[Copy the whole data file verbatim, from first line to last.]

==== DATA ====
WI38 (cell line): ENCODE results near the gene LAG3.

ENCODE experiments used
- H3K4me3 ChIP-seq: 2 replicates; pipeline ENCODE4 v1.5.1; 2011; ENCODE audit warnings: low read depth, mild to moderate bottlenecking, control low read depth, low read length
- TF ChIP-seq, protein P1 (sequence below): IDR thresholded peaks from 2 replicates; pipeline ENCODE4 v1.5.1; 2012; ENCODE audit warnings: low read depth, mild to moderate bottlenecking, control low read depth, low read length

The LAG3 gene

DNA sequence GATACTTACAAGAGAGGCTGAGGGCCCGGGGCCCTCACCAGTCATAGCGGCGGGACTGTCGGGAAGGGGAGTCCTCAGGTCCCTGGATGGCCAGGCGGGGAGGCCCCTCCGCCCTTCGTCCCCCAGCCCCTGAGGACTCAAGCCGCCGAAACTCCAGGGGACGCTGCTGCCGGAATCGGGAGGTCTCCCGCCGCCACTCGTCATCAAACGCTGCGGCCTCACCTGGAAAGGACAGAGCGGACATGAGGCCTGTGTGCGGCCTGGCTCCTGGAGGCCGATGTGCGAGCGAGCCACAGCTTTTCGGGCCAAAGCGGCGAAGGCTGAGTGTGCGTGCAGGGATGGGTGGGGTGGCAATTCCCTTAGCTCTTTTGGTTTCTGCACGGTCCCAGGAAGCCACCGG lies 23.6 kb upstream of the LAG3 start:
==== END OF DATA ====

WI38 (cell line): ENCODE results near the gene LAG3.

ENCODE experiments used
- H3K4me3 ChIP-seq: 2 replicates; pipeline ENCODE4 v1.5.1; 2011; ENCODE audit warnings: low read depth, mild to moderate bottlenecking, control low read depth, low read length
- TF ChIP-seq, protein P1 (sequence below): IDR thresholded peaks from 2 replicates; pipeline ENCODE4 v1.5.1; 2012; ENCODE audit warnings: low read depth, mild to moderate bottlenecking, control low read depth, low read length

The LAG3 gene

DNA sequence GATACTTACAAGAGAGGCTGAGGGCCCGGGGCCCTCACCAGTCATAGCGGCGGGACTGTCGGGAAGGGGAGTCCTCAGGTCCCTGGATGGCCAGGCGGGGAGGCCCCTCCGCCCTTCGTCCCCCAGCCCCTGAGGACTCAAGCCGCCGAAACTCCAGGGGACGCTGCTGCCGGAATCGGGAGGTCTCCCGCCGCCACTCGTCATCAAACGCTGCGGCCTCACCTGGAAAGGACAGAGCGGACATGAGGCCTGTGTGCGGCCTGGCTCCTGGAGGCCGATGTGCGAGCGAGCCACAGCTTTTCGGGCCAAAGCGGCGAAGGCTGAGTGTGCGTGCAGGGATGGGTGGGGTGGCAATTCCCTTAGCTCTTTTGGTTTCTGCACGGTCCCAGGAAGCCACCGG lies 23.6 kb upstream of the LAG3 start: